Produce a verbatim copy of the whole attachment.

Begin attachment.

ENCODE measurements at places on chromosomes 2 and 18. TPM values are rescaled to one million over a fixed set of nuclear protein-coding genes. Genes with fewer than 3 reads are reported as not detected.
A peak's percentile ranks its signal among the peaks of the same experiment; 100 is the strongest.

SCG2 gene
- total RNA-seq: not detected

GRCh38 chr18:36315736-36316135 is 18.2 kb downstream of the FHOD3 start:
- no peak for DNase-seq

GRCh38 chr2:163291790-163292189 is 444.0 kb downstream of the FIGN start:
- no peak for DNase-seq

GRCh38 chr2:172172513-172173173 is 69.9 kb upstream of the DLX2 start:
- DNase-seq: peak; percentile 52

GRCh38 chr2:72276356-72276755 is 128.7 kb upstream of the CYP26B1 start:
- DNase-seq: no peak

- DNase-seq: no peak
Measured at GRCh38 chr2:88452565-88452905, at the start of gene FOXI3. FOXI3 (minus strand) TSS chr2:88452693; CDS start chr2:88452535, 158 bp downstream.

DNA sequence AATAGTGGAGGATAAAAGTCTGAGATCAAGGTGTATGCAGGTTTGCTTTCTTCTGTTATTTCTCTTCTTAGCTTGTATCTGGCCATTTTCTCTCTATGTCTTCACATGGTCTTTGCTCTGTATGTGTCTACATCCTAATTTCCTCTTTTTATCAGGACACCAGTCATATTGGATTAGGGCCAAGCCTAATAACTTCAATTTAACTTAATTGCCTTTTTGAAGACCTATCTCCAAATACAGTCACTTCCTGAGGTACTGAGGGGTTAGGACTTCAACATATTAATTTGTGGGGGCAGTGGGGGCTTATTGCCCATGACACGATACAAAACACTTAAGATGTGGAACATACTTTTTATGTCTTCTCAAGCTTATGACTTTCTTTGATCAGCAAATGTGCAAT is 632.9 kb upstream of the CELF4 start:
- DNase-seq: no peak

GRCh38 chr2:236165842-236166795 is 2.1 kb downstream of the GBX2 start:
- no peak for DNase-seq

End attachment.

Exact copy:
ENCODE measurements at places on chromosomes 2 and 18. TPM values are rescaled to one million over a fixed set of nuclear protein-coding genes. Genes with fewer than 3 reads are reported as not detected.
A peak's percentile ranks its signal among the peaks of the same experiment; 100 is the strongest.

SCG2 gene
- total RNA-seq: not detected

GRCh38 chr18:36315736-36316135 is 18.2 kb downstream of the FHOD3 start:
- no peak for DNase-seq

GRCh38 chr2:163291790-163292189 is 444.0 kb downstream of the FIGN start:
- no peak for DNase-seq

GRCh38 chr2:172172513-172173173 is 69.9 kb upstream of the DLX2 start:
- DNase-seq: peak; percentile 52

GRCh38 chr2:72276356-72276755 is 128.7 kb upstream of the CYP26B1 start:
- DNase-seq: no peak

- DNase-seq: no peak
Measured at GRCh38 chr2:88452565-88452905, at the start of gene FOXI3. FOXI3 (minus strand) TSS chr2:88452693; CDS start chr2:88452535, 158 bp downstream.

DNA sequence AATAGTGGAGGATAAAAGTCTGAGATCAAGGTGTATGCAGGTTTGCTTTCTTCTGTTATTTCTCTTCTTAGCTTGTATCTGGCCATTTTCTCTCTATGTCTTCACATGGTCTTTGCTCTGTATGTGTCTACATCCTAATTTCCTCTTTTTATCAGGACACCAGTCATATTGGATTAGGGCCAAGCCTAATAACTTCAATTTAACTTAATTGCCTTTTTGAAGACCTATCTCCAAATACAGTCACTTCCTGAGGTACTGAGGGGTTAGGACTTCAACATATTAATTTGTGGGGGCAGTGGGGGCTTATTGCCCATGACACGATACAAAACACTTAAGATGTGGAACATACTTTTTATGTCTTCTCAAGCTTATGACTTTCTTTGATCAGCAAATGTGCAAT is 632.9 kb upstream of the CELF4 start:
- DNase-seq: no peak

GRCh38 chr2:236165842-236166795 is 2.1 kb downstream of the GBX2 start:
- no peak for DNase-seq